People who act under a "Castle doctrine" or "Stand your ground" laws are making headlines. Photo Credit: Ndunruh/Wikimedia Commons/CC-BY-SA

A series of states have passed “Stand Your Ground” laws, which permit a person to respond to home intrusions or personal attacks with lethal force if necessary. Some recent court cases involving the laws have made national headlines.

Home a castle in some states

Most people have heard that old saying “a man’s home is his castle” or something to that effect. Castles, in medieval times, had to be defended.

A small, but growing, number of states guarantee people’s right to defend themselves in case of a home intrusion by passing laws that free people of legal culpability if they use force to defend themselves against a home invader. That includes lethal force.

Sometimes called “Castle Doctrine,” “Stand Your Ground” or “Make My Day” laws, 15 states currently have laws to that effect, according to the Palm Beach Sun-Sentinel. The legal protection can also extend to attacks. In other words, a person being attacked can respond with deadly force if they feel they are in danger and face no criminal or civil liabilities.

New Year’s home invasion makes news

An incident involving a young widow in Oklahoma recently made national headlines. Sarah McKinney,  18, was at home with her infant son less than a week after her husband died from lung cancer, when two men tried to force their way into her home on New Year’s Day, according to CBS.

She called 911, asking the dispatcher if it was legal to shoot the intruders if they got in the home. The dispatcher told her to do what was necessary. When 24-year-old Justin Martin broke into the house, she shot him with a 12-gauge shotgun.

Authorities will not charge her as she acted legally under Oklahoma’s Castle Doctrine, but Martin’s accomplice is being charged with first-degree-murder, as the crime that he was attempting to commit led to Martin’s death.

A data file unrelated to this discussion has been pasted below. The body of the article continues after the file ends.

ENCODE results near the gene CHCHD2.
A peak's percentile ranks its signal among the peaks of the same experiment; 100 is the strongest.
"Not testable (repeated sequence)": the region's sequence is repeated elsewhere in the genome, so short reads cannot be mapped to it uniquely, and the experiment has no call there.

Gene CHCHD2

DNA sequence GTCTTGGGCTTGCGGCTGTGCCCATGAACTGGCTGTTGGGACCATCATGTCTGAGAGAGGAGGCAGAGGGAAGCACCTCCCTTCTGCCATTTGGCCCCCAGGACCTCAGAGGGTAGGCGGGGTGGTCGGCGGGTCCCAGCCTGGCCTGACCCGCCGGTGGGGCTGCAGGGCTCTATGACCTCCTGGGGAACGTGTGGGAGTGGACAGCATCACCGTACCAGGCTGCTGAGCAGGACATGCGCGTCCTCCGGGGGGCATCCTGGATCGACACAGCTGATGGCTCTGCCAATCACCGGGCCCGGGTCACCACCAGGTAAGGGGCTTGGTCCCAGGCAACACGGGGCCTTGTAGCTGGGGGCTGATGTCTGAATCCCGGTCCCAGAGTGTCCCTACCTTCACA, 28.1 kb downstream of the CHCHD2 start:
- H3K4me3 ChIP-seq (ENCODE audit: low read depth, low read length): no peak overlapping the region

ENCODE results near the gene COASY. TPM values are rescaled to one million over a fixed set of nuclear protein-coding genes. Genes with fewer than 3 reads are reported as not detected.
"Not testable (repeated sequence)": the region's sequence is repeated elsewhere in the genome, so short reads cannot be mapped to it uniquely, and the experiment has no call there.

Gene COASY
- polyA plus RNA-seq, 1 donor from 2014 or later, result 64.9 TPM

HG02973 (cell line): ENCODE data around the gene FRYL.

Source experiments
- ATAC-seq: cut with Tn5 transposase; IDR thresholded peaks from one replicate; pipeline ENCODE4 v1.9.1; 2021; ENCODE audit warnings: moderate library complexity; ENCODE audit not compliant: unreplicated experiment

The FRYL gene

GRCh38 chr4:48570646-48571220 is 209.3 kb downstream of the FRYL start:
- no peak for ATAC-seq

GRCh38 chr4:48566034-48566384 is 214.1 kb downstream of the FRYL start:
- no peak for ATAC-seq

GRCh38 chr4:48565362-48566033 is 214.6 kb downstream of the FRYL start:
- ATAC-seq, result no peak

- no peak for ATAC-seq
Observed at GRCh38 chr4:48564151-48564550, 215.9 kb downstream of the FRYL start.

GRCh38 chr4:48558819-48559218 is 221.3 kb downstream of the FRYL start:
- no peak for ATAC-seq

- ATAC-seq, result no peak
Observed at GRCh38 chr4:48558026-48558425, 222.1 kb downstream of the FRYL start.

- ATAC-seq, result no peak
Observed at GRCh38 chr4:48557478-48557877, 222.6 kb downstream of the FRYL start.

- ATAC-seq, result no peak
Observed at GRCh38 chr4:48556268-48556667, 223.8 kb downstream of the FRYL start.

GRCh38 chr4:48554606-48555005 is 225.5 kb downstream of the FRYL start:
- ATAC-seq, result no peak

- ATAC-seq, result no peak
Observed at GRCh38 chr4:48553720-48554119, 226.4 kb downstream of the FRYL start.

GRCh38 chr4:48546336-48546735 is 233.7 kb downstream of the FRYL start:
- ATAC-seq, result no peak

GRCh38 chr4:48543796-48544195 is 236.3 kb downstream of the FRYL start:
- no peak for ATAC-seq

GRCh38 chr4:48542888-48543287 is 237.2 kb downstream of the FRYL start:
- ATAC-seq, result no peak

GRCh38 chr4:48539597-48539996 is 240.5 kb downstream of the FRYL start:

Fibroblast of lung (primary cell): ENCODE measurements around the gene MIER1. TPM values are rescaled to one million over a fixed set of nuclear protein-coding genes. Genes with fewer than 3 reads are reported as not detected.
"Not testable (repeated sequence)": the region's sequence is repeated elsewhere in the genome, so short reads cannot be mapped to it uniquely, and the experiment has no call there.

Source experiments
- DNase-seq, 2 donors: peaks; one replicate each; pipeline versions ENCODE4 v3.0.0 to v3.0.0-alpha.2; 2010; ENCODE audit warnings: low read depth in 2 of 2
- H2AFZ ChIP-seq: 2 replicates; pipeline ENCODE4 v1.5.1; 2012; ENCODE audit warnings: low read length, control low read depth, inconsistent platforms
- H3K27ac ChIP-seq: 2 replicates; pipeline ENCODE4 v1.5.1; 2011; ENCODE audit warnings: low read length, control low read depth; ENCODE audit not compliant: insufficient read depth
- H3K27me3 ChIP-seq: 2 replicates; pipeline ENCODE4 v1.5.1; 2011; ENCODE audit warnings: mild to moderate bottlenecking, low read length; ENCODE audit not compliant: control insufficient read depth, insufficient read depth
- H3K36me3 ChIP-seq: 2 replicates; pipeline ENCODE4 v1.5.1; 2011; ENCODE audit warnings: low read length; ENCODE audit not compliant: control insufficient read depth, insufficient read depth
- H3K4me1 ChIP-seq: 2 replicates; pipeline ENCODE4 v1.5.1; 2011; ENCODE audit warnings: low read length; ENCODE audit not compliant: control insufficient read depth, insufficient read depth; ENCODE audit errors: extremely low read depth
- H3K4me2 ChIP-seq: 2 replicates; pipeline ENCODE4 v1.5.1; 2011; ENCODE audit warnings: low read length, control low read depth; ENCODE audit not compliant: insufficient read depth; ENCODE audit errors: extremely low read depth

Teen avoids murder charge

A Florida teen was recently acquitted of a murder charge, according to the Daily Mail, after being charged in the death of a classmate who attacked him. Jorge Saavedra, 15, stabbed 17-year-old Dylan Nuno 12 times, killing him, after the two got into a fight at a bus stop. Nuno, in the grade ahead Saavedra, had been allegedly bullying the younger boy, and Saavedra was trying to get away from his harasser.

Saavedra was tried as a juvenile. The presiding judge concluded that he had acted within the law, as Florida law allows people to respond with force, even deadly, if they have a reasonable belief that they will be hurt or killed unless they respond in kind. Florida’s law, among the first in the nation of the kind, was passed by then-governor Jeb Bush in 2005, according to the Tampa Bay Times. There have been at least 97 legal cases involving the law, resulting in seven acquittals and 57 instances of charges being dropped or the case being dismissed.



Daily Mail

Tampa Bay Times

Palm Beach Sun Sentinel:

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